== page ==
As Katrina approached, FEMA officials bristled at pressure from the White House to activate a group of strategy advisers as outlined in the National Response Plan that was issued by Homeland Security in January.
"This is the job of long-term recovery ... in the NRP and FEMA is the lead," wrote FEMA deputy chief of staff Brooks Altshuler in an Aug. 28 e-mail to Rhode, which was forwarded to Brown.

Blanco to FEMA: use local contractors

LA Governor Kathleen Blanco has sent a letter to acting FEMA director David Paulison urging that FEMA uses LA or Gulf Coast businesses to do their general contracting. From the PDF file:

"...we have firms in Louisiana and the Gulf Coast which are capable of being prime contractors. These firms will have better local contacts to subcontractors and will be more able to link the resources made possible by reconstruction efforts into the affected areas..."

The article also says that:

President Bush emphasized the use of local industry to help rebuild the economy and [Blanco] also cited the Stafford Act as authority.

The feds pay retail! Millions of dollars involved

What fool pays retail? The feds! According to the NYT's "Federal Agencies Often Paid Retail for Hurricane Aid".
While it concentrates on what they bought, it also contains the interesting info that just 20 DHS employees had those infamous charge cards with $250,000 limits:

Mr. Orluskie, of the Homeland Security Department, said that far from giving out purchase cards frivolously, FEMA limited them to just 20 employees, who have so far charged about $12 million in hurricane-related expenses.

As for the rest:

...there is a vast quantity of smaller purchases, made by an army of workers dispatched to the storm region, many carrying government credit cards. It was shopping on an epic scale - $66,632.37 for a single sale at a Wal-Mart store in La Place, La.; $129,568.40 spent in 195 trips to Home Depot outlets by workers of the Federal Emergency Management Agency; 3,000 sleeping bags bought from two sporting goods outlets for $60,639.61...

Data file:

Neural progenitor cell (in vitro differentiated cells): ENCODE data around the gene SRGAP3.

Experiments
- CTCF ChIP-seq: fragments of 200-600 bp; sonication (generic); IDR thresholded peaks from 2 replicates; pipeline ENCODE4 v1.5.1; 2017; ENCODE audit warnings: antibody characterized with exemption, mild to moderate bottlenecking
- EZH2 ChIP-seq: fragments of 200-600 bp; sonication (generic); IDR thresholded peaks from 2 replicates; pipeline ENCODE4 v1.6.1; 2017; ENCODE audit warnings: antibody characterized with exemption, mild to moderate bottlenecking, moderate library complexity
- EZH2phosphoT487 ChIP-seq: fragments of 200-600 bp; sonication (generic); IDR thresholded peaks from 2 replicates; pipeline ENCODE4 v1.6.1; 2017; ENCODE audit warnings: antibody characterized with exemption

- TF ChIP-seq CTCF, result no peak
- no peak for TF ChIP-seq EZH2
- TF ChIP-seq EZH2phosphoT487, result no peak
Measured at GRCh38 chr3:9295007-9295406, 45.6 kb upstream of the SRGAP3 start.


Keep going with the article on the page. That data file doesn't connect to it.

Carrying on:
I paid around $200 for a sleeping bag, so that doesn't sound like such a bad price as long as they weren't just blankets with zippers or something.

Auditors will take years to assess the propriety of the spending, and its scale is so great that many purchases are unlikely ever to get close scrutiny. A review of financial records provided by FEMA and four other agencies, however, shows that the government often paid retail prices or more even for items bought in large quantities. At least one transaction appears to have been split up to avoid a ceiling of $250,000 on credit card purchases, a limit already increased a hundredfold for Hurricane Katrina from the usual $2,500.
On their face, the records, detailing $19 million worth of federal government purchase-card spending, reveal no pattern of outlandish spending. But there is often no way to tell whether purchases were necessary or whether the items were ever used. The bulging shopping baskets reflect the rush to meet the needs of desperate victims and the fact that other people's money is easy to spend...

However:

Some eye-catching line items turn out to be understandable when details are known. The flip-flops and underwear were for evacuees, many of whom fled without extra clothing and used public showers for weeks, FEMA says, and Jockey International says it provided the underwear at or under the company's cost. It seems odd that Steve's Christmas Trees, a California company, got nearly $2 million from FEMA for "hurricane relief" - but a call reveals that the company is a well-established supplier of water trucks, portable showers and portable laundry units.